Close Close

Portfolio > Asset Managers

Powerful Profits

Your article was successfully shared with the contacts you provided.

Asit Sen, CFA
Cowen and Company
[email protected]

With a relatively low sensitivity to oil prices, Royal Dutch Shell (RDS) is well positioned in the current commodity environment. The long-term agenda set out by the new CEO to improve performance is clear, following some tangible success in 2014. We continue to see restructuring tailwinds into 2015. The long-term upstream project line-up is solid, and Integrated Gas remains a key profit engine.

We [were] impressed by improved upstream unit profitability (up 32% year over year) at $17.10 per barrel of oil equivalent [in Q3’14], although production volume was below our expectations. Q3’14 EPS of $1.85 compares to our estimate of $1.70 (Street $1.74) … [T]he variance came from upstream Americas (+$0.12 per share) and downstream (+$0.12 per share), partially offset by corporate earnings (-$0.10 per share).

Despite lower oil prices and overall production (-9% sequentially), upstream earnings benefited from new higher-margin production, lower exploration expenses and higher earnings from integrated gas. Downstream results benefited from increased contributions from refining, including improved operating performance and trading. Key highlights from Q3’14:

Net income per barrel increased 32% year over year to $17.10 per barrel of oil equivalent, as Shell continues to reshape its portfolio, replacing lower margin barrels with higher margin barrels.

Liquefied natural gas (LNG) volumes up 16% year over year: LNG volumes in Q3’14 equated to almost 5.7 million metric tons per annum, up over 16% year over year, driven primarily by the acquisition of Atlantic and Peru LNG. The Repsol LNG transaction has been surprisingly accretive.

Deep-water production is approaching 300 million barrels of oil per day equivalent, up from the low-point of 170 million barrels of oil per day equivalent [a year earlier].

Along with new production (Gumusut, Cardamom & Bonga NW), substantial incremental long-term opportunities exist in the Gulf of Mexico Appomattox and Vito. Also, exploration momentum continues.

Asset sale program on track: With $12 billion of divestment completed this year, the $15-billion two-year asset sale program is progressing ahead of schedule. Currently, an additional $4 billion of asset sales are in progress.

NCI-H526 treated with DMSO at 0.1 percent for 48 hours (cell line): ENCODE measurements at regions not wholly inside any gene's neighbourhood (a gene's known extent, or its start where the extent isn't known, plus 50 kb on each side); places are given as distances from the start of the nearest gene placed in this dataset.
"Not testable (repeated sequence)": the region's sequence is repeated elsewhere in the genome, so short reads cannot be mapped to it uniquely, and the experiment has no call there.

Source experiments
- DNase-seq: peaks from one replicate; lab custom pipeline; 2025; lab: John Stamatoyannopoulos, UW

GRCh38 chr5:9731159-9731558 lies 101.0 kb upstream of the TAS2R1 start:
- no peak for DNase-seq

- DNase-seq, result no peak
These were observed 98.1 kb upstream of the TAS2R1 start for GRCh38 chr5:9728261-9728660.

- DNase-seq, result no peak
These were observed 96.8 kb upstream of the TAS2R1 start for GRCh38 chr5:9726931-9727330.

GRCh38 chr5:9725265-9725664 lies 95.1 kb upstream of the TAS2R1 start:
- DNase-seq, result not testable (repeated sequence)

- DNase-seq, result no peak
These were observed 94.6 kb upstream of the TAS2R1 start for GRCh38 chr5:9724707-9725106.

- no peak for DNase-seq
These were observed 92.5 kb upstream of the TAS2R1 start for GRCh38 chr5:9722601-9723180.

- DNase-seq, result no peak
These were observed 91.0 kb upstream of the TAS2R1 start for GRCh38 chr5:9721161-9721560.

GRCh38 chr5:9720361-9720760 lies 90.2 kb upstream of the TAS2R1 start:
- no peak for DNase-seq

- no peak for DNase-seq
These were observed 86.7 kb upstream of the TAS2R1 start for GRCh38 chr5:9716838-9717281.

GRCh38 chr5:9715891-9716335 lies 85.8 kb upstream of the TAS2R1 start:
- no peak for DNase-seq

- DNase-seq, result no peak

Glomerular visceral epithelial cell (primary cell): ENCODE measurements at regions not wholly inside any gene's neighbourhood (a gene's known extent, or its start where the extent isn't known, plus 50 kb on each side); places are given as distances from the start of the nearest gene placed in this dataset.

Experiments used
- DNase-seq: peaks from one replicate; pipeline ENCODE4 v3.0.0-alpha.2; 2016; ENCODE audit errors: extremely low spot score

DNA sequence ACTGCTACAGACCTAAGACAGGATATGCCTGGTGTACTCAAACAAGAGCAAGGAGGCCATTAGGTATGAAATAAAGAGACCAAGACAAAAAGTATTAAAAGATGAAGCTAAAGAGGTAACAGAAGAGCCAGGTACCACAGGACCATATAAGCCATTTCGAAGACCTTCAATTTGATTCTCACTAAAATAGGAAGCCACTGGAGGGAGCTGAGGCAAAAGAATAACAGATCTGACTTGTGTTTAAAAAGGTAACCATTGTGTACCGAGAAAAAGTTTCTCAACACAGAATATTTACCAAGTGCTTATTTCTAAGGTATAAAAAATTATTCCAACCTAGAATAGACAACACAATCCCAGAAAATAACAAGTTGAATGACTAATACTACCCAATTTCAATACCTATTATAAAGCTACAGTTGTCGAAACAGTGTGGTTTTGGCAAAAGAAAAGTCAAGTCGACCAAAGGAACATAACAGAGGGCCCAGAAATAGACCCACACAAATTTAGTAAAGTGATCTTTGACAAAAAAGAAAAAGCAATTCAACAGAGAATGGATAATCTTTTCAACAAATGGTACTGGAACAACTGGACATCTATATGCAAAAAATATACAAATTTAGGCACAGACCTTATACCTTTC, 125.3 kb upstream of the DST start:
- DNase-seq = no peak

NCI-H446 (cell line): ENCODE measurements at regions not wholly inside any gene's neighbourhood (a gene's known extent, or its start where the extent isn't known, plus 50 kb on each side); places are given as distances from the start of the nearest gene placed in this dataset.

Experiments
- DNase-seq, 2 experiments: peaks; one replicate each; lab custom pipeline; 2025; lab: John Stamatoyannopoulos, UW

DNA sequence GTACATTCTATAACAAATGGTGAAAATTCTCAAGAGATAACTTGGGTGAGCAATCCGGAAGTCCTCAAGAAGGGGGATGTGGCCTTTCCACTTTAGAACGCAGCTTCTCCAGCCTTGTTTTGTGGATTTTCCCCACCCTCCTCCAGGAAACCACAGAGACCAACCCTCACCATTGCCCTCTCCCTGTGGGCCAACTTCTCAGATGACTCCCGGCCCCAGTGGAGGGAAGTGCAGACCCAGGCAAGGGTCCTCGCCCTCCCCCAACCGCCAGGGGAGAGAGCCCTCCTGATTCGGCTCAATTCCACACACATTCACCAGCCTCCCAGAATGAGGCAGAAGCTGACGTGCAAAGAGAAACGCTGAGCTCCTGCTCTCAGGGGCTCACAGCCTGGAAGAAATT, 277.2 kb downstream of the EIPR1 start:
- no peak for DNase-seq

Solid balance sheet; cash distribution target reiterated: Gearing at the end of Q3 was 11.7%. Cash distributions (dividend plus buyback) over the past year have amounted to $15 billion and are in line with the $30 billion target for ‘14 and ‘15.

Stephen Simko, CFA
[email protected]

Of the European integrateds, Shell is currently the best positioned to withstand prolonged cheap oil, given its relatively robust financial health. Still, there’s no question 2015 is going to be a very challenging year for the firm.

With a capital outlay budget that is set to approach $35 billion and a $12 billion annual dividend payout, Shell is set to burn more than $13 billion in free cash flow based on current oil price futures.

It’s possible that the capital expenditure cuts and asset sales could each reduce cash burn by a few billion dollars, but as of today it appears very likely that 2015 will be a year [in which] the company if forced to increase its balance sheet leverage to withstand the challenging operating environment.

The firm’s gearing ratio is currently 12%, so Shell has plenty of financial resilience with which to both increase leverage and protect its dividend. At $50 Brent, we believe Shell’s dividend would not be at risk until at least 2017.

If oil prices don’t recover in the coming quarters, Shell could still plausibly make major adjustments to its long-term spending plans in relatively short order.

Regarding its near-term outlook, management provided guidance that each $10 per barrel change in oil prices equates to a roughly $3.3 billion change in cash flow and reported earnings.

J.B. Lowe, CFA
Cowen and Company
[email protected]

Pacific Drilling (PACD) reported Q4’14 earnings per share of $0.32, which was slightly below our forecast of $0.33 per share but ahead of consensus estimates of $0.29 per share. Earnings before interest, taxes, depreciation and amortization (EBITDA) of $179 million were ahead of our $177 million estimate and represented a 23% increase quarter over quarter. Revenue efficiency of 96.7% was in line with the company’s guidance and our estimate for the quarter.

The quarter’s beat was driven primarily by contract drilling expenses of $123.8 million, which came in below our estimate of $127.5 million. Contract drilling revenues of $319.7 million were roughly in line with our estimate of $320.2 million and up 14% quarter over quarter.

The final quarter of the year benefited from a higher average day rate, driven by a full quarter of operations on Pacific Sharav and an extension on Pacific Bora.

Praveen Narra
Raymond James Financial

Pacific Drilling posted a strong operational quarter with an impressive revenue efficiency of 96.7% and better-than-expected cost controls. On top of that, Pacific’s initial 2015 cost guidance comes in meaningfully below our prior estimate, though we would note that almost half the benefit comes from delaying new-build Zonda.

Since the announcement of the original $152 million dividend, it has changed to a mixture of a buyback program and dividend to now only a buyback program. Given our outlook, we believe that Pacific has made a prudent choice to conserve cash.